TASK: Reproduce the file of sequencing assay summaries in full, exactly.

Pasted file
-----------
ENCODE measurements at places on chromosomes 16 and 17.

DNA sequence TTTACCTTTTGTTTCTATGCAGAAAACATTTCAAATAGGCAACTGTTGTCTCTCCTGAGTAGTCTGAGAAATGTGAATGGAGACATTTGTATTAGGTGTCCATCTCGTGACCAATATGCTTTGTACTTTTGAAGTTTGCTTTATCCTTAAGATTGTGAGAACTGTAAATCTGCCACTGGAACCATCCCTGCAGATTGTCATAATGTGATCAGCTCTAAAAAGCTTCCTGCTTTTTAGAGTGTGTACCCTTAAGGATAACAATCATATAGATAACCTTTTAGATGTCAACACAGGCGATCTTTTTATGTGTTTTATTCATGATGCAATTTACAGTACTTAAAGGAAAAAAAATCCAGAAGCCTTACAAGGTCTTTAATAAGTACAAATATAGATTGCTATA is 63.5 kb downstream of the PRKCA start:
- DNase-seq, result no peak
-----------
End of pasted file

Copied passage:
ENCODE measurements at places on chromosomes 16 and 17.

DNA sequence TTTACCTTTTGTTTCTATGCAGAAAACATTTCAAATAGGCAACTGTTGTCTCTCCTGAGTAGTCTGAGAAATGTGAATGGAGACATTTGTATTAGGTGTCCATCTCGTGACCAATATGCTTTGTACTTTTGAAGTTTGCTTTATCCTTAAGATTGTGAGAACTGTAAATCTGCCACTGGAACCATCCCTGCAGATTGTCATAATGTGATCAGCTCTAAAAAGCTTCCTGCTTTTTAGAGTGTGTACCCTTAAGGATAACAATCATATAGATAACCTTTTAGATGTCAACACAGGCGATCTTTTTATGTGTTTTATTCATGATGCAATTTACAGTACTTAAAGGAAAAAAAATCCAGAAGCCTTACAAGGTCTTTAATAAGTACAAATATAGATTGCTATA is 63.5 kb downstream of the PRKCA start:
- DNase-seq, result no peak